Q: Your view on Dobler’s relationship with Rams Hall of Famer Merlin Olsen.
Banks: (Laughing) It was great! With all due respect to Merlin, he was in the Pro Bowl like 12 times, he was a great, great player. But he messed with the wrong guy when you start talking about Conrad. And Conrad ran him out of the game the next year after the playoff loss (1976 regular season game). Olsen took himself out of the game, and you don’t do that. I don’t care who you are playing against, but you never leave the game unless you’re hurt. And he raised his hand and told them to come get him. Conrad and I still talk about it. I tell them all the time, man they are still talking about you in Los Angeles (laughing).
Q: How is Conrad doing these days? I know his wife, Joyce, passed away earlier this year.
Banks: He’s had a hard time dealing with Joyce’s death but like I tell him, you’re a tough guy Conrad, and all of us have so much respect for everything he did. He wanted to make sure that his kids weren’t burdened by Joyce’s physical problems and he wanted to make sure he was there to take care of them. I’ve got so much respect for him taking that position and following through with it.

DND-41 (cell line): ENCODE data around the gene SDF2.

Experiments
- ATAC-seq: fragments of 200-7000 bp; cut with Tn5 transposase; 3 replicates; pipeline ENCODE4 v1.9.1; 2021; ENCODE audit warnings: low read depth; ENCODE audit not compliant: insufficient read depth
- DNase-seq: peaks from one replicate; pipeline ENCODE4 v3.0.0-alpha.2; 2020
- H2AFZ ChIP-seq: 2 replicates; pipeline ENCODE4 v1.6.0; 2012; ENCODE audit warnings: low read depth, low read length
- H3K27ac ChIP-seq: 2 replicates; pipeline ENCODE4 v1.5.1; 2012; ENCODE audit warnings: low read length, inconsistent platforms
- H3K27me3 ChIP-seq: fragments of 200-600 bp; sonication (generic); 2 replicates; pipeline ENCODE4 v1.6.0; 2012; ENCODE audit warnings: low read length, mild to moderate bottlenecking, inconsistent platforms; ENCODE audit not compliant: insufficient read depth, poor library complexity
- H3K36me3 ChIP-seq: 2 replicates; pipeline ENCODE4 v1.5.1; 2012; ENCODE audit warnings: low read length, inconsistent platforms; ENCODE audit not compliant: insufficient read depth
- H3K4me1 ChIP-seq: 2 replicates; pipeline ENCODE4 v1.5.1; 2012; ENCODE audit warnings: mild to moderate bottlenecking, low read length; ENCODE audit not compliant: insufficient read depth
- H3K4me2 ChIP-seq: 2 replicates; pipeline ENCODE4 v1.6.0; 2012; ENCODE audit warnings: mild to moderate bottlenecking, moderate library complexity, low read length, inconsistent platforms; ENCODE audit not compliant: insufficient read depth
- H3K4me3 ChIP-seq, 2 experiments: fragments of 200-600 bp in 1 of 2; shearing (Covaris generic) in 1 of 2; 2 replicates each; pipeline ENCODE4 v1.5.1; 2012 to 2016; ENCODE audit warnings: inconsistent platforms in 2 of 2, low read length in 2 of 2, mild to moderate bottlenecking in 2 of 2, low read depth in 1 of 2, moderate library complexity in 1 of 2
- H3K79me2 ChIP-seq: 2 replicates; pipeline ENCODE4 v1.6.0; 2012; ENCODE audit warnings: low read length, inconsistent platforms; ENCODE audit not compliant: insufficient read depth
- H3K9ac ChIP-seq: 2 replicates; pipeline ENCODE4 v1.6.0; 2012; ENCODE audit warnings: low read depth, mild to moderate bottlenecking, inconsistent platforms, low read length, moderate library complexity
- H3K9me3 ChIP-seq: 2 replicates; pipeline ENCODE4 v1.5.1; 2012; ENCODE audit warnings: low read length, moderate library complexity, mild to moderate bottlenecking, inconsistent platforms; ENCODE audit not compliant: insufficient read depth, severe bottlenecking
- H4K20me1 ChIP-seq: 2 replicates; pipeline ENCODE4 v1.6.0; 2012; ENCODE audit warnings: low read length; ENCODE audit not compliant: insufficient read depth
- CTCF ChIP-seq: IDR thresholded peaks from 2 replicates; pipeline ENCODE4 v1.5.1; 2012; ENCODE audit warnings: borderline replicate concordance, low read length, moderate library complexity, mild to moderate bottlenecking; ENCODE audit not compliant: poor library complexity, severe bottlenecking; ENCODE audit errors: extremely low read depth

Q: You’ve mentioned Dan Dierdorf a few times throughout the interview. Thoughts on the Hall of Famer?
Banks: Well, Dan and I were not only teammates for ten years, but our lockers were right next to each other. I’ve always had so much respect for Dan. Not just for his ability, but the kind of person he is and the way he could focus. You know, when he put that helmet on it was all about taking care of business. To me he was the greatest drive blocker I’ve ever seen. I mean coming off the ball, especially short yardage/goal line situations.
Q: Roger Finnie was obtained from the Jets in 1973 and took over at left tackle. Thoughts on Roger?
Banks: You know, Roger was a great guy. Unfortunately, he passed away 6 and a half years ago. He had been a defensive lineman on the Jets and our defensive guys were going to let him go. But Coach Hanifan liked Roger’s footwork and the way he was coachable, and Jim said let me have him before you run him off and I will see what I can do. And of course, he became a pretty good player for us. He and Bob Young worked well together.